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    You're not loosing a few good answers, you're loosing contributors themselves, which could provide many good answers. No knowledgeable contributor will spend time on SO after having encountered several questions he/she deems worthy of answering and not being able to - that's what makes him feel like he wastes his time. Once someone has decided to answer a question, he already assessed that answering is not a waste of his time.
    – user625488
    Commented Apr 15 at 12:54
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    @user625488: "Once someone has decided to answer a question, he already assessed that answering is not a waste of his time." But they can be wrong. One thing you learn when you've done this sort of thing for decades is burnout. In the beginning, you can get energized by every question. But the more and more you see the same low-effort garbage, the less you're willing to tolerate stuff. But it doesn't just affect low-effort garbage questions; it reduces the willingness to participate at all. Commented Apr 15 at 14:16
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    @user625488: What you're arguing for is effectively help-desk churn. Get people to run the help desk. When those people burn out (and they will), get new people to run the help desk. Keeping regular contributes engaged for longer by preventing burnout was one of the major goals of SO. And sometimes, doing that requires telling someone eager to engage "no, this is crap, and you will be better off in the long run by not engaging". Commented Apr 15 at 14:17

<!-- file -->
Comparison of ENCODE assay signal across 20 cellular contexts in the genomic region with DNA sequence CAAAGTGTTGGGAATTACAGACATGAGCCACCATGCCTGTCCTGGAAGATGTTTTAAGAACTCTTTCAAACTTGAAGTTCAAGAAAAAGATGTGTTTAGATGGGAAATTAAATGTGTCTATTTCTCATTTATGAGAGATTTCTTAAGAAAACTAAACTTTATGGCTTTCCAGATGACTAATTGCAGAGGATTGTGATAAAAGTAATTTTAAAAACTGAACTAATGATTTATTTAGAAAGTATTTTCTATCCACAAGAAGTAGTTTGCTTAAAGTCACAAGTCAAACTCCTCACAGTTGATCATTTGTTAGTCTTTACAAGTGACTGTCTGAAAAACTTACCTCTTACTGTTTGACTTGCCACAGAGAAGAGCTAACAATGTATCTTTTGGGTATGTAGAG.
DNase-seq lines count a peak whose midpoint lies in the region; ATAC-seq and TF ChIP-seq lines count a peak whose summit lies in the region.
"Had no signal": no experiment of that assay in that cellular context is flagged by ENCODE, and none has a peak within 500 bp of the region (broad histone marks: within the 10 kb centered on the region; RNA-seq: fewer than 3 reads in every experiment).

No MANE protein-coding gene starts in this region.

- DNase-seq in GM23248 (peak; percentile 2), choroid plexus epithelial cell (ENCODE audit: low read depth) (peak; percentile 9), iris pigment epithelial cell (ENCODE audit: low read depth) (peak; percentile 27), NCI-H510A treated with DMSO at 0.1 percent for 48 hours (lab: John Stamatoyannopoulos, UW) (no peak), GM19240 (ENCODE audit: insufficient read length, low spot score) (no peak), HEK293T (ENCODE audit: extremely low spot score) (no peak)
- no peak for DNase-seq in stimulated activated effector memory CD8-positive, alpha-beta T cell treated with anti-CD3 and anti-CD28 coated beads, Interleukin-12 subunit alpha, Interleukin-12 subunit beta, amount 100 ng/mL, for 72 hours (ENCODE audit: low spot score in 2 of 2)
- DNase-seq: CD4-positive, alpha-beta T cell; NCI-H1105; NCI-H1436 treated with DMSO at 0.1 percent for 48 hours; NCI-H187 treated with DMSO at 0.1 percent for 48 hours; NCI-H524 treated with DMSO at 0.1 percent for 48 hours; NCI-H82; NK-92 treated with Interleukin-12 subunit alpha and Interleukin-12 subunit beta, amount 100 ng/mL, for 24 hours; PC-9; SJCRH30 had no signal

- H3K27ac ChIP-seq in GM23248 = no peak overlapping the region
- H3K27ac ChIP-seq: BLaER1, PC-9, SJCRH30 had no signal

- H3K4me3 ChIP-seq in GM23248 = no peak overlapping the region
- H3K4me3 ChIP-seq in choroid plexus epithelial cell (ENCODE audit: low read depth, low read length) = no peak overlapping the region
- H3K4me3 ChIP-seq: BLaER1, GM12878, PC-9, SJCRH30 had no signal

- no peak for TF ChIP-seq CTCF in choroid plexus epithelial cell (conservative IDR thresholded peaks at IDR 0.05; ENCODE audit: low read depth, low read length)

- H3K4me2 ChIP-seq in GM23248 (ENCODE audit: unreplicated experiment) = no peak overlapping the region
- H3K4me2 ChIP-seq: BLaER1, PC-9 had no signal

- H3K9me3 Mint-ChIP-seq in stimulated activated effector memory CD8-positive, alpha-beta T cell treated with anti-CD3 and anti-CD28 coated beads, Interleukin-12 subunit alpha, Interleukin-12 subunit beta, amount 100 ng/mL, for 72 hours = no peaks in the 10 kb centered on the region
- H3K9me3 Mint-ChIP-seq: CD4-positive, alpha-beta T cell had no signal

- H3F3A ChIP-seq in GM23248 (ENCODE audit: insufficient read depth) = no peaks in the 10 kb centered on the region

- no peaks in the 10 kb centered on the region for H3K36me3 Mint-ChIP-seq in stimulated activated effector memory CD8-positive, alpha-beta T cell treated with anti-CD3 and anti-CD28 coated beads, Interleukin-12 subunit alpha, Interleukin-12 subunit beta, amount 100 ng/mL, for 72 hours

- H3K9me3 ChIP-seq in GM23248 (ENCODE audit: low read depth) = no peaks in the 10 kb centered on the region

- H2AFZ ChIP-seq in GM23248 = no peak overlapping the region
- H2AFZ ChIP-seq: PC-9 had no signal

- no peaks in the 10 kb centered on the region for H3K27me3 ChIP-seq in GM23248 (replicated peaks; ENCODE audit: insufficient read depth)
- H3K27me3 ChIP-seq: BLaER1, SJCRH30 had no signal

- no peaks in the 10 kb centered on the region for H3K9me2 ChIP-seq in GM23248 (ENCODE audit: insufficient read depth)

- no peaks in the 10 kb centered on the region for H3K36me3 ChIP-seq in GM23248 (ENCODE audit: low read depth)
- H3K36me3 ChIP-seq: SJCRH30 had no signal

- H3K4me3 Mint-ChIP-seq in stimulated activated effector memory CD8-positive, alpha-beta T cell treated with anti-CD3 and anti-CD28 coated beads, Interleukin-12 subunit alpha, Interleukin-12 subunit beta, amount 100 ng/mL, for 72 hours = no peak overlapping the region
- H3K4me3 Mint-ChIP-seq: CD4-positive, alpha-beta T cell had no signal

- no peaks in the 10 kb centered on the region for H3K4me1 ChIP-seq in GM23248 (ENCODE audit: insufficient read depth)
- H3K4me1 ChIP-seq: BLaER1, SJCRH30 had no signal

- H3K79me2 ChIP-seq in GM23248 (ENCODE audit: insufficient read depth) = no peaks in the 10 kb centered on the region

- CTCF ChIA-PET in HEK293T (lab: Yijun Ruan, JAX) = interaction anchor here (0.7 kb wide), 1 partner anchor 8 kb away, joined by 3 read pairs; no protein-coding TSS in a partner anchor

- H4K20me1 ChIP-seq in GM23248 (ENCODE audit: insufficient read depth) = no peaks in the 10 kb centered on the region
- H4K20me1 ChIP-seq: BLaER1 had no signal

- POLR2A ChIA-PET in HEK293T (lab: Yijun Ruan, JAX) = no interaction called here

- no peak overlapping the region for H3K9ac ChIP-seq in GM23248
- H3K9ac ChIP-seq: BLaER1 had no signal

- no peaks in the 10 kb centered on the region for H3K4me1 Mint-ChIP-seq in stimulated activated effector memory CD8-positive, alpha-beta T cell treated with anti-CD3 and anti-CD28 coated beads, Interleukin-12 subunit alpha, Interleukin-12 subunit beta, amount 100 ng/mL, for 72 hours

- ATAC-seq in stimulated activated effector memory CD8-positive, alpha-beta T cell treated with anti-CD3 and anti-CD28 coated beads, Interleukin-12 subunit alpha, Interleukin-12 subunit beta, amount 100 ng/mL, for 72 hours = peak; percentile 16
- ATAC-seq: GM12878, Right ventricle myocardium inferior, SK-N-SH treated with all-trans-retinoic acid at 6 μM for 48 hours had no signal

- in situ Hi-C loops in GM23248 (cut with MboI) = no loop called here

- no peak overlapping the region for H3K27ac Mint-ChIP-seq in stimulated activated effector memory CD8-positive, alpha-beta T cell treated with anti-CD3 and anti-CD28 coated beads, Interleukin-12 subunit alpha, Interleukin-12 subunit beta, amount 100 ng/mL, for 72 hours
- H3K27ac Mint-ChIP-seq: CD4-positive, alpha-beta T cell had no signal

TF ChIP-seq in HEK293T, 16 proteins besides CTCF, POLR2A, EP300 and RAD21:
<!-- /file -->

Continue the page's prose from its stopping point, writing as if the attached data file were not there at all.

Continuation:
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    @user625488: This is also why SO is quite unsuited to having discussions. Structurally it is difficult, and those structural difficulties are important. A user might want to have a discussion, but we make that really hard specifically because we know it's not helpful in the long run. Commented Apr 15 at 14:18
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    I see a surprising number of people who say "The goal isn't to help the person asking the question; it's to help the next person with that same question". I just can't understand it. The goal involves the union of the two. Not either one alone. Both. I agree with the essence of the statement, but not the literal meaning.
    – starball
    Commented Apr 15 at 17:00
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    @Fe2O3 "How can it be that the sometimes inexplicable assessment of 3 (usually long-time-therefore-hi-rep) individuals must be accepted as representing the opinion of "the community"?" - I don't see how this is any less absurd than having one person decide "I have successfully read OP's mind, therefore the question should stay up". Especially considering that the purpose is to build something that can be found with a search engine, by others who need it. Commented Apr 15 at 20:32
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    @user Aside from what Dan said, there is one person who asked the question, and arbitrarily many "next people" if the question is properly posed. Commented Apr 15 at 20:35
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TL;DR Because lowering the bar for question quality for the most part doesn't actually help the people you are suggesting it would help.

I took a minute before answering this to ponder when I'm willing to overlook a few hiccups in question quality and I came up with two, neither of which you mentioned: